Sunday, December 15, 2013

The Culture: What We Can Do About It

Now, let us briefly turn our attention back to the culture around us again. After all, the culture around us affects all of us in an important way, and we have concluded before that it currently has the harmful effect of forcing people into premature aging.

Can the culture change? Yes and no. The reality is that the entertainment industry operates based on profit, like any other industry. If the market situation does not change, the marketing strategies of that industry is not likely to change either. If we want its message to be inclusive of everyone, then we must get more 20-somethings, 30-somethings and 40-somethings to attend concerts and buy related stuff. Here we have a vicious cycle situation. Most of the very visible popular cultural icons out there today do not appeal much to people over 25, as a result of the industry's current focus on the ultra young end of the market. Who are they going to rally around, whose concerts will they be going to then, even if we can get enough over 25s to realise that it is in their cultural interest to increase their participation in the entertainment industry's market? I guess this will take a while to sort out, unfortunately. Therefore, don't expect things to suddenly change next year, for example.

Meanwhile, even if the culture 'out there' cannot be changed, you can change the culture 'around you'. After all, we are not generally affected by culture 'out there', we are affected by culture 'around us'. Culture that is 'out there' but not that much 'around us' may as well be like the culture in Thailand or Japan to us - it may enter our consciousness and lives in some ways, but in the end it is distant and foreign, and does not have much of an effect on our lives.

So how do we change the culture around us? Firstly, we have to realise that that whilst the entertainment industry does affect the most visible parts of our popular culture to a very great degree, it does not control ALL culture. Even if some of the currently most visible stuff does not sit well with us, there is plenty more to choose from. We retain the right to choose what comes into our lives, and dismiss what is irrelevant. If the most visible parts of popular culture send the message that we are too old to be cool, or that it's time to give up and 'settle down', then so what? It's not MY culture. Just like we do not choose to be around frenemies who harm us more than they do good, we can choose not to be indoctrinated by a culture that sends out harmful messages. That doesn't mean you need to start 'living under a rock'. It just means that you need a balance of messages in your life. You are inevitably going to be affected by the distorted 'you are old' message out there, so make sure you have enough of the 'you can dream big and there's more than enough time to make it' messages in your life. It's like how you need enough healthy food in your life to balance out the junk food you inevitably eat over the course of your days, or how you need enough days of relaxation to balance out the inevitably stressful ones.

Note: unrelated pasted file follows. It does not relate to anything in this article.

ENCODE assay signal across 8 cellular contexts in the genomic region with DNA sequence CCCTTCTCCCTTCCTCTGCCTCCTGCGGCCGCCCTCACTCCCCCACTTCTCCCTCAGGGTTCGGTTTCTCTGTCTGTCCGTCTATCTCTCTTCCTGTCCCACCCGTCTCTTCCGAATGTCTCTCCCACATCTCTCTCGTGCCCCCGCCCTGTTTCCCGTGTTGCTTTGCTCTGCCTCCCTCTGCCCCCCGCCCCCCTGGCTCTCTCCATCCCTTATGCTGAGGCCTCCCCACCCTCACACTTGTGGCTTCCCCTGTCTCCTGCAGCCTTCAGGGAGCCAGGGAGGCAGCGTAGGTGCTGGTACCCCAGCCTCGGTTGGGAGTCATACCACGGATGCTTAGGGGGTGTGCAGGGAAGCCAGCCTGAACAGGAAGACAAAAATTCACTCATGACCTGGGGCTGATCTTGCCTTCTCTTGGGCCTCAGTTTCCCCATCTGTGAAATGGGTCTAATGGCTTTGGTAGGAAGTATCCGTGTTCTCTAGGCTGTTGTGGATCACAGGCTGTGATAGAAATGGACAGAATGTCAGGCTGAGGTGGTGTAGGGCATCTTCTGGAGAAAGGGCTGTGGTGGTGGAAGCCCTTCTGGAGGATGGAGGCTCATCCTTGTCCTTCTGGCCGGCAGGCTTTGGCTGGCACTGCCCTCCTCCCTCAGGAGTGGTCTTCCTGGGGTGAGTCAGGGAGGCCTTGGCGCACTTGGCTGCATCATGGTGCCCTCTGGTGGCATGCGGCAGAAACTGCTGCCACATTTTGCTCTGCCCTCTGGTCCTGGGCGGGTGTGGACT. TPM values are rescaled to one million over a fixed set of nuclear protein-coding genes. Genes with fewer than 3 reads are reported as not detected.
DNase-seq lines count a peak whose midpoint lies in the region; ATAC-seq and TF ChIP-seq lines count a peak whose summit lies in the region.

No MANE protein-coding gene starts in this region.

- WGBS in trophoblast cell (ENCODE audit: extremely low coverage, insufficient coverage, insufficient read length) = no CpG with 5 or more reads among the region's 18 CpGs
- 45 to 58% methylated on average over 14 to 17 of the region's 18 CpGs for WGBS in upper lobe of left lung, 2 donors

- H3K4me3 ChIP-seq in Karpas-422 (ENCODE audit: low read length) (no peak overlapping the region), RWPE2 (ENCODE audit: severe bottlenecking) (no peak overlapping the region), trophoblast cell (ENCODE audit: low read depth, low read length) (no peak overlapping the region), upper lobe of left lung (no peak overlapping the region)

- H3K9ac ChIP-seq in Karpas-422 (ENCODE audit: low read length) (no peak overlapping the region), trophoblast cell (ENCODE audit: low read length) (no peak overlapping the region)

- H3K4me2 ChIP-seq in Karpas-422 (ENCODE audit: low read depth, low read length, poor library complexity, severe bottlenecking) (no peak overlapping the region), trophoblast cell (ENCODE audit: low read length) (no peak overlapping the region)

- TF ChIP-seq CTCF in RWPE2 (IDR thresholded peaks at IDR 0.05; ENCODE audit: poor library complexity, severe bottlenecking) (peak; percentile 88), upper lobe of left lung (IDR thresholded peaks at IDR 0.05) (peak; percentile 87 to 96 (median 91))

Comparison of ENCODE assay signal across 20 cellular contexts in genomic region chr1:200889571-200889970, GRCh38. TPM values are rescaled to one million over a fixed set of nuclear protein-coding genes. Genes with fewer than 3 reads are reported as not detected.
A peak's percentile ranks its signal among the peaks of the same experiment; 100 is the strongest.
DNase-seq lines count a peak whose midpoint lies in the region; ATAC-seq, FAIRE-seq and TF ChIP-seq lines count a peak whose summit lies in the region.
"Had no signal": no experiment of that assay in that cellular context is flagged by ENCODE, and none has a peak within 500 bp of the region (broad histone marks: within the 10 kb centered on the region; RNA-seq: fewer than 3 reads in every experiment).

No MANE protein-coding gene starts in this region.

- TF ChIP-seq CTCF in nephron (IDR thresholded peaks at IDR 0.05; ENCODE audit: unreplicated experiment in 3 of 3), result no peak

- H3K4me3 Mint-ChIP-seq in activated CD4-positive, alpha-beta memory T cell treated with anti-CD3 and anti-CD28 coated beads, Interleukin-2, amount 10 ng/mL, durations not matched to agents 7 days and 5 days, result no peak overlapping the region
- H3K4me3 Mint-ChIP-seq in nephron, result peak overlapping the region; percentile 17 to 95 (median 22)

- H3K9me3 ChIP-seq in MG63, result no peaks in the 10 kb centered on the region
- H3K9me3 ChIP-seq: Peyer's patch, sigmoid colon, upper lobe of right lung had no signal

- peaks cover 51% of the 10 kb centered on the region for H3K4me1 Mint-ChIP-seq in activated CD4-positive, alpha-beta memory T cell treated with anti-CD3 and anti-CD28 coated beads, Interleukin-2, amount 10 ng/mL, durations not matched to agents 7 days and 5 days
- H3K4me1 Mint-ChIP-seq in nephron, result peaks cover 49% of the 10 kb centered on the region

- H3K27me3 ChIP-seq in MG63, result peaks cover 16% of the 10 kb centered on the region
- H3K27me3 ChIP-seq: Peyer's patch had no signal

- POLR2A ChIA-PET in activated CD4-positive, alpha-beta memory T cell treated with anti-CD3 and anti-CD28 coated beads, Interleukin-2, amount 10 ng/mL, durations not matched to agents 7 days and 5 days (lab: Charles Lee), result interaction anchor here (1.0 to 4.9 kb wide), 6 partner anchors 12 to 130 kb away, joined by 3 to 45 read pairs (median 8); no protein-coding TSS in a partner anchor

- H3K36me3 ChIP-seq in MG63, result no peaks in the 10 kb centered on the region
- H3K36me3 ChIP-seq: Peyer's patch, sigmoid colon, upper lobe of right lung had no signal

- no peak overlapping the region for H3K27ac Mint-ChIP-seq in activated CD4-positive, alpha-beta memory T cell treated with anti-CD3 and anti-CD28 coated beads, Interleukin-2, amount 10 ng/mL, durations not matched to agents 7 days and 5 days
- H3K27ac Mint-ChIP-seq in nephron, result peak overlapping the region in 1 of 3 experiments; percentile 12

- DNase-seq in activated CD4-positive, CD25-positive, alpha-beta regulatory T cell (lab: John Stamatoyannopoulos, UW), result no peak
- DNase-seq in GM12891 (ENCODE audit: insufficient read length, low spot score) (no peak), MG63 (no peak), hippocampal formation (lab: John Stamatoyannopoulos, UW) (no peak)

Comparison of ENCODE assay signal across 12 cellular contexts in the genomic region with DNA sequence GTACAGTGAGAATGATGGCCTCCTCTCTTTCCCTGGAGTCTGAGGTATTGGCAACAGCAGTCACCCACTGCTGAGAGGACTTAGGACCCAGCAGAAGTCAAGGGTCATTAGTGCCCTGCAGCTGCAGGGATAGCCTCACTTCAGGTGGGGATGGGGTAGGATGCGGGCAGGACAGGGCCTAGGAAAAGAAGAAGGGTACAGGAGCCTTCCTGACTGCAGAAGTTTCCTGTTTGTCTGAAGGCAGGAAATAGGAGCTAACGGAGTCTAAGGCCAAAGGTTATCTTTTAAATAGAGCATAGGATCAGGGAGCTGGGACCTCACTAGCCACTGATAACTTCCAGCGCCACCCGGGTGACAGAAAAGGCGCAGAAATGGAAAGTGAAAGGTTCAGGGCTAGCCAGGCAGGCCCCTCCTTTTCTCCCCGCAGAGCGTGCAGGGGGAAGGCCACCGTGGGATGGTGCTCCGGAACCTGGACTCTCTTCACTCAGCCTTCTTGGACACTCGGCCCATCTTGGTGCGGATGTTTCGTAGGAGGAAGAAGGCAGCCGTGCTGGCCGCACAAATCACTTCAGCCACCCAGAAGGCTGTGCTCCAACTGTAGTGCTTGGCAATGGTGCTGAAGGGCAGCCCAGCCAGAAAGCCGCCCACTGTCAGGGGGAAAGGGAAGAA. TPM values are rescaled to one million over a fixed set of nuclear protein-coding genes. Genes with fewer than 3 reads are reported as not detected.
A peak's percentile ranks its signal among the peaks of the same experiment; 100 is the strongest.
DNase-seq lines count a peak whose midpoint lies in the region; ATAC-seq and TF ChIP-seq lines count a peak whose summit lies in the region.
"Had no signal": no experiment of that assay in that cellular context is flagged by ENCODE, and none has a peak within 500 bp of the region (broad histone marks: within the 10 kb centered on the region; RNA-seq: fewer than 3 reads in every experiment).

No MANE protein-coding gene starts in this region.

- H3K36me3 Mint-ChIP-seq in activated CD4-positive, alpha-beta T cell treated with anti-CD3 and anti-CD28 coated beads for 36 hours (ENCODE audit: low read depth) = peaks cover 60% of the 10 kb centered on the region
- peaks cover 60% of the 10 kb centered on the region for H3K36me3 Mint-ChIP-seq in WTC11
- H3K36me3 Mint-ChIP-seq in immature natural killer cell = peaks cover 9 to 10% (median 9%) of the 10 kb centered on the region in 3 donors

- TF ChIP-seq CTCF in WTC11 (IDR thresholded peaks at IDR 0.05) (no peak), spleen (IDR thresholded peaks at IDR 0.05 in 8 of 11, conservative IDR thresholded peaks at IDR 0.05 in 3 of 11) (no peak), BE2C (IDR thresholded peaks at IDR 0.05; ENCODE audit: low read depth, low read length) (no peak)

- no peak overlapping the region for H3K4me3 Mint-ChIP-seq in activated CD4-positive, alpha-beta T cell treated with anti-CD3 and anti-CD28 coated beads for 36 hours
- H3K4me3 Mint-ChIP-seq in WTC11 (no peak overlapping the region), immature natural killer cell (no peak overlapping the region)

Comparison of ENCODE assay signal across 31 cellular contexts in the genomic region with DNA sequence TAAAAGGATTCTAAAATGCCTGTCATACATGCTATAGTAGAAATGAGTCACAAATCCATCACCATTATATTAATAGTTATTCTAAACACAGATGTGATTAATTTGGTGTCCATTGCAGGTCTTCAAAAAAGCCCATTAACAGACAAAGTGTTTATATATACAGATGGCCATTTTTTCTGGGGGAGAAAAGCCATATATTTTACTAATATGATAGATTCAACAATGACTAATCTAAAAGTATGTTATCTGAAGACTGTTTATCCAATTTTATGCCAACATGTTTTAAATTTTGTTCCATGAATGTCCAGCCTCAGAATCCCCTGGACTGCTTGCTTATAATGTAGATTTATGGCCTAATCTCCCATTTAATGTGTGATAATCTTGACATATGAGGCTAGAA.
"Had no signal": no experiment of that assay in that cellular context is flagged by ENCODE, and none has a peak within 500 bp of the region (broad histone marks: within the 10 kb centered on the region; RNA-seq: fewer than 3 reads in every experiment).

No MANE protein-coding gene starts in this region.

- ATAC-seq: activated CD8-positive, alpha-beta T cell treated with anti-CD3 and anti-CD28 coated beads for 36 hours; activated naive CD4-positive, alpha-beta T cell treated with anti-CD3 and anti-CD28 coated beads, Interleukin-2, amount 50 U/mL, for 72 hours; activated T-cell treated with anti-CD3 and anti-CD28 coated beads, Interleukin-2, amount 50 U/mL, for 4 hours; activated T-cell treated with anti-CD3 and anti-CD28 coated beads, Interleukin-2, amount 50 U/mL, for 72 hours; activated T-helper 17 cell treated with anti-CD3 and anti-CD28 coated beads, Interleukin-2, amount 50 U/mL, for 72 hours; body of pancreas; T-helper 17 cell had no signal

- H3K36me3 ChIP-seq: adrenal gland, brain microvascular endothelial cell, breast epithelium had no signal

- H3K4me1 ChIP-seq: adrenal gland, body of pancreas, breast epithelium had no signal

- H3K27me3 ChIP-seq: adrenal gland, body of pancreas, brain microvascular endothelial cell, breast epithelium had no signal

Speaking about the part of culture that is not backed up by the entertainment industry, here's something for you to think about? How about that favourite artist of yours from 10 years ago? Haven't heard of them for the past 5 of so years? It's likely that they are still making music somewhere out there, but have been forced to go independent. Seek them out and you are likely to find that they are still actively making new stuff. The culture of 'the past' actually lives on, you see, even if it's been forced into premature irrelevancy from an industry point of view.

Thursday, December 5, 2013

The Essence of Youth, and How To Regain It if you have Lost It

Many people around the world have tried to capture the essence of being young, and in the case of those who believe they are growing old before their time, to regain the essence of being young. People have done all sort of paradoxical things, like trying to catch up with the current fashions even if they don't like it, whilst indulging in the music from decades ago, just to regain that spirit of being young. Some have even opted to have lots of plastic surgery - but that just made them look very plastic.

Make no mistake: the essence of youth is not in any fashion, music or the way you look physically. An old fashioned and unattractive young person is not less young because of the way they are, after all. The essence of youth is in the way one views the world, their own life, their place in the world, and their own future in it. The essence of youth is seeing and believing in a vista where there is a lot of time and space to dream in front of you. The essence of youth is being unafraid to dream, being unafraid of failure and instability. The essence of youth is, above all, having the freedom, the confidence and the energy to dream big.

The key to regaining the essence of youth is to regain the capacity to dream big. This capacity may have been eroded by encountering and realising the difficult aspects of life, and the many injustices and limitations this world has. We need to regain this capacity if we are to enjoy the spirit of being young again.